Most lawyers - be they practitioners, judges, or just plain academics - have a fairly clear idea of what it is they must do when "studying law". Most lawyers, without giving the matter very much thought, concern themselves with interpreting statutes according to well-understood principles, analysing cases using time-honoured notions such as stare decisis, ratio decidendi, and obita dicta, and occasionally (very occasionally, with much trepidation and many disclaimers) venturing a policy suggestion or two. Not many have wanted to do much else, and few have suggested any virtue in trying anything new. But the winds of change appear to be upon us. The last decade or so has seen development of several apparently new approaches to consideration of the law. It is my purpose in this essay to examine two of the better-developed streams of development, in an attempt to fix their value and significance. I refer to jurimetrics' - a term generally taken to refer to the use of electronic (computer) retrieval, quantitative methods, and symbolic logic in the study of law - and to the growing body of jurisprudential writings by philosophers, primarily moral philosophers, generally on topics of contemporary political interest, such as civil disobedience, abortion and euthanasia.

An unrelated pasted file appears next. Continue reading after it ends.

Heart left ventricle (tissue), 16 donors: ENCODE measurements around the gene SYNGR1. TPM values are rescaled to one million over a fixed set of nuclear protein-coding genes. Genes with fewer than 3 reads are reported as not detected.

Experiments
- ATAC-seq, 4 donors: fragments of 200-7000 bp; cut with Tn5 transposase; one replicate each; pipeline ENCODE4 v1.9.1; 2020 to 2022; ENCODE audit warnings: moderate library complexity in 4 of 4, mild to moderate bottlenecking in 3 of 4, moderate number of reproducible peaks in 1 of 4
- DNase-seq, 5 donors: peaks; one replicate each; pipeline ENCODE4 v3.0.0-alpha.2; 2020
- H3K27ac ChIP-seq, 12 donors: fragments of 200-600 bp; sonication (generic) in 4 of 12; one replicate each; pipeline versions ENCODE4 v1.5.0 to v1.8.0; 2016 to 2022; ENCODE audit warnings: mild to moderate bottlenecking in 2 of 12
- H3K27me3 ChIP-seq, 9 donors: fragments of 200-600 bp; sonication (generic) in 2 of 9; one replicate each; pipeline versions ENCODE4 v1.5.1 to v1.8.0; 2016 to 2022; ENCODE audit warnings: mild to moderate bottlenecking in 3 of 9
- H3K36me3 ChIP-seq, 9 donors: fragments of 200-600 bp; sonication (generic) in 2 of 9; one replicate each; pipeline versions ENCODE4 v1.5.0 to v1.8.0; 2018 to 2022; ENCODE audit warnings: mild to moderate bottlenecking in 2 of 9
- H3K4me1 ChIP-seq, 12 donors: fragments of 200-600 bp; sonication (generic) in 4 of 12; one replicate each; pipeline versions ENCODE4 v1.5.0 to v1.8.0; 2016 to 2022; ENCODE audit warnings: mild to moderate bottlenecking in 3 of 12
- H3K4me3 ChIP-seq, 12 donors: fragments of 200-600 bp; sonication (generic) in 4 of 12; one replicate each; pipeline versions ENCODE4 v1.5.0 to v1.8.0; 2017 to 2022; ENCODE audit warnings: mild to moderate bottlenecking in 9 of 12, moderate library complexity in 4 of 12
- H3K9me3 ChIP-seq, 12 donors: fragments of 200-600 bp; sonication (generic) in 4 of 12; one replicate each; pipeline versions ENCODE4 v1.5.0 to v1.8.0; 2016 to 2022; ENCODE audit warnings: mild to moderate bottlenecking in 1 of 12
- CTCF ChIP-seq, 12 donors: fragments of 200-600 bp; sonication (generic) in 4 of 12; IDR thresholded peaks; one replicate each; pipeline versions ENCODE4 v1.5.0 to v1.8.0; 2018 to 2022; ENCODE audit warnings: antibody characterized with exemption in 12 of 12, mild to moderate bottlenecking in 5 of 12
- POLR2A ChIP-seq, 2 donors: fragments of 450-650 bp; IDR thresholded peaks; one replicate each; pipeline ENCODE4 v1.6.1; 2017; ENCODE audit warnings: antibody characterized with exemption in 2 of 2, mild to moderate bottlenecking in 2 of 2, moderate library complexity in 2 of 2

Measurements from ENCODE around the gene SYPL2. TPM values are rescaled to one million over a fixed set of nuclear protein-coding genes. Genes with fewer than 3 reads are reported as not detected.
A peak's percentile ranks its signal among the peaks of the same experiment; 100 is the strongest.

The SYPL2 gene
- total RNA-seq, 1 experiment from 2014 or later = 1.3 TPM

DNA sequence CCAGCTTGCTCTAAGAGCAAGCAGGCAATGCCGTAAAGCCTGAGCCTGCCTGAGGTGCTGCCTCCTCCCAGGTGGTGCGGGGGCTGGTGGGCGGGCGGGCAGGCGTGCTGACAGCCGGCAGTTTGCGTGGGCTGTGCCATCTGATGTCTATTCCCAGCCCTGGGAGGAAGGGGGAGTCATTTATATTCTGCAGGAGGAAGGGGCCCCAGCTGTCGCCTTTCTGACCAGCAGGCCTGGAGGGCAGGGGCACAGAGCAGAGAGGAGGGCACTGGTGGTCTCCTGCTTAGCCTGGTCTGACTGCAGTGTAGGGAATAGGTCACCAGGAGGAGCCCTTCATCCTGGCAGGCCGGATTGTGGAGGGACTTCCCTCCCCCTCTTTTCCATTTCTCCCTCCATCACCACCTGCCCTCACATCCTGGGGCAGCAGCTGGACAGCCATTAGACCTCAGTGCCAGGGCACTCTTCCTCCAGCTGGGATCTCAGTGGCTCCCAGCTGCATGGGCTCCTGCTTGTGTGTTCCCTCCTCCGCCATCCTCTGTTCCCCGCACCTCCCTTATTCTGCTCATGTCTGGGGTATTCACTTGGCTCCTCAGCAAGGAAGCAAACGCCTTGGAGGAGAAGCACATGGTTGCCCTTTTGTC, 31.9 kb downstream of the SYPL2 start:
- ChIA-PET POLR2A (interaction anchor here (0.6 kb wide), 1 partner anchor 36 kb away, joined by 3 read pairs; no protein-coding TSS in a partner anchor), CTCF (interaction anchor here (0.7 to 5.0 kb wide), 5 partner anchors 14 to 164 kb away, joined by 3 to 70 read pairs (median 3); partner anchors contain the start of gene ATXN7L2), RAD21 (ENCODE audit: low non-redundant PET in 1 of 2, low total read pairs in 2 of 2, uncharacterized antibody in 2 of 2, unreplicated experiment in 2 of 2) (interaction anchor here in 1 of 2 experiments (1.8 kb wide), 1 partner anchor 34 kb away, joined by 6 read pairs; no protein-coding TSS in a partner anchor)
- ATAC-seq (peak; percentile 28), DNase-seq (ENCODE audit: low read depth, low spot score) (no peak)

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Philip Slayton, “New Approaches to Legal Study”, Note, (1973-1974) 1:1 DLJ 163.